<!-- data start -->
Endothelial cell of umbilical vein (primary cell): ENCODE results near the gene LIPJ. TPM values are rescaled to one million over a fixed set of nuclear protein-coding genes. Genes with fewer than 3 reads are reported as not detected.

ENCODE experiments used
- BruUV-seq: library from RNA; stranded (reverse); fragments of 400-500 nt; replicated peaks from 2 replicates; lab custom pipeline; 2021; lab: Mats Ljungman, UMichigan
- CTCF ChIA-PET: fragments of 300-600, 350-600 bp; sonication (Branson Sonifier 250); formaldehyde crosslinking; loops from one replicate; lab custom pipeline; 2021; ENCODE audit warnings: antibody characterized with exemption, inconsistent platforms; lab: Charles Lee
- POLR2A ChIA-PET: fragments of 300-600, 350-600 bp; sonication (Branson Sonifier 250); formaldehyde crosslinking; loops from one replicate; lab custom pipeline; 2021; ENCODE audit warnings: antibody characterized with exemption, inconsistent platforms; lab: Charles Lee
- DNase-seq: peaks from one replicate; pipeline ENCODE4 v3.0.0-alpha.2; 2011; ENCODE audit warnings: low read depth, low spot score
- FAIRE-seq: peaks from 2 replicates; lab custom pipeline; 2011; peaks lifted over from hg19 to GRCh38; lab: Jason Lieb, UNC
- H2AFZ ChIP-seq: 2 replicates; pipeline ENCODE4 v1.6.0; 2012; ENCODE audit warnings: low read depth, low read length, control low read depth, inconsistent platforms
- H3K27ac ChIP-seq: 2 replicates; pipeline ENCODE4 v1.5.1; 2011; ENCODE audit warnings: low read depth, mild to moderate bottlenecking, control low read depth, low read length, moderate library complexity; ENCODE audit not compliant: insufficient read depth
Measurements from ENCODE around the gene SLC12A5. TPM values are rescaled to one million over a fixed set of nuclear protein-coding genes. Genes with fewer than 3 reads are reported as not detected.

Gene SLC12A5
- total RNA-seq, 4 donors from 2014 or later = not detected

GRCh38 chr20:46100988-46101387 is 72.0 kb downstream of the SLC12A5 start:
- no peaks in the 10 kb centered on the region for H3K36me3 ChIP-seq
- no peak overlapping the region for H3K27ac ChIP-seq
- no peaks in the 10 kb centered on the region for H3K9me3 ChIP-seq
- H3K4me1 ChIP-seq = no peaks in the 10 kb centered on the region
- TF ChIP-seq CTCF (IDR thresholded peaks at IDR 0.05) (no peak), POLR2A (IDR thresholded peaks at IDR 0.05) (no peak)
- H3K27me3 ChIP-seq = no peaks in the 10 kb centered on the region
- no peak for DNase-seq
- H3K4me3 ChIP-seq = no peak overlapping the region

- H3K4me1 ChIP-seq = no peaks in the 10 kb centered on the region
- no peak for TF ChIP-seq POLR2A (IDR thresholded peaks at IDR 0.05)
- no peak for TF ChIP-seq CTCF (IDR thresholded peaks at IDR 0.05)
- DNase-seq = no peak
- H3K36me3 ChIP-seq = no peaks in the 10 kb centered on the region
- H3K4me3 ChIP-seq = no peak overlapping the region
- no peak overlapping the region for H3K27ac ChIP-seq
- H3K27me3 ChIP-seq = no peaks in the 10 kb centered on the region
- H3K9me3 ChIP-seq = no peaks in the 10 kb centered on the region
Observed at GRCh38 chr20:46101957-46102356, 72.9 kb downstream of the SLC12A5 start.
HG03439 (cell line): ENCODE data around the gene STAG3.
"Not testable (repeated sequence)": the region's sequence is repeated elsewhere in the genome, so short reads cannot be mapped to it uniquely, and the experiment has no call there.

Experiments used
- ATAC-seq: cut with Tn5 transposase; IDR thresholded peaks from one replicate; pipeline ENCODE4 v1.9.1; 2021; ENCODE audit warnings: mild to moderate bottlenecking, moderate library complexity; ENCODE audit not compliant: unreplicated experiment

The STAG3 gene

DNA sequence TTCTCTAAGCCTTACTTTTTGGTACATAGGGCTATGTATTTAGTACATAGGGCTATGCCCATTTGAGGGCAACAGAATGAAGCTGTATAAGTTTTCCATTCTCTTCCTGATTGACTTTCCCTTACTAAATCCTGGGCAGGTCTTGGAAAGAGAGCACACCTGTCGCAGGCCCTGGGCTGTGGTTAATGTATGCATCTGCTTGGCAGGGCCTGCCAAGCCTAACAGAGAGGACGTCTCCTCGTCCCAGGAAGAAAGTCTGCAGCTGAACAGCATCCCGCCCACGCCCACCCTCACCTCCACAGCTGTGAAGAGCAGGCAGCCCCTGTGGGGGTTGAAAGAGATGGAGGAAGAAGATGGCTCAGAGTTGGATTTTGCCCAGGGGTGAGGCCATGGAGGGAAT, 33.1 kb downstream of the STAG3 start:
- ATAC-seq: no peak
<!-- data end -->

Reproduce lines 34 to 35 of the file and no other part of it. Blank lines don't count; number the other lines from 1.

Experiments used
- ATAC-seq: cut with Tn5 transposase; IDR thresholded peaks from one replicate; pipeline ENCODE4 v1.9.1; 2021; ENCODE audit warnings: mild to moderate bottlenecking, moderate library complexity; ENCODE audit not compliant: unreplicated experiment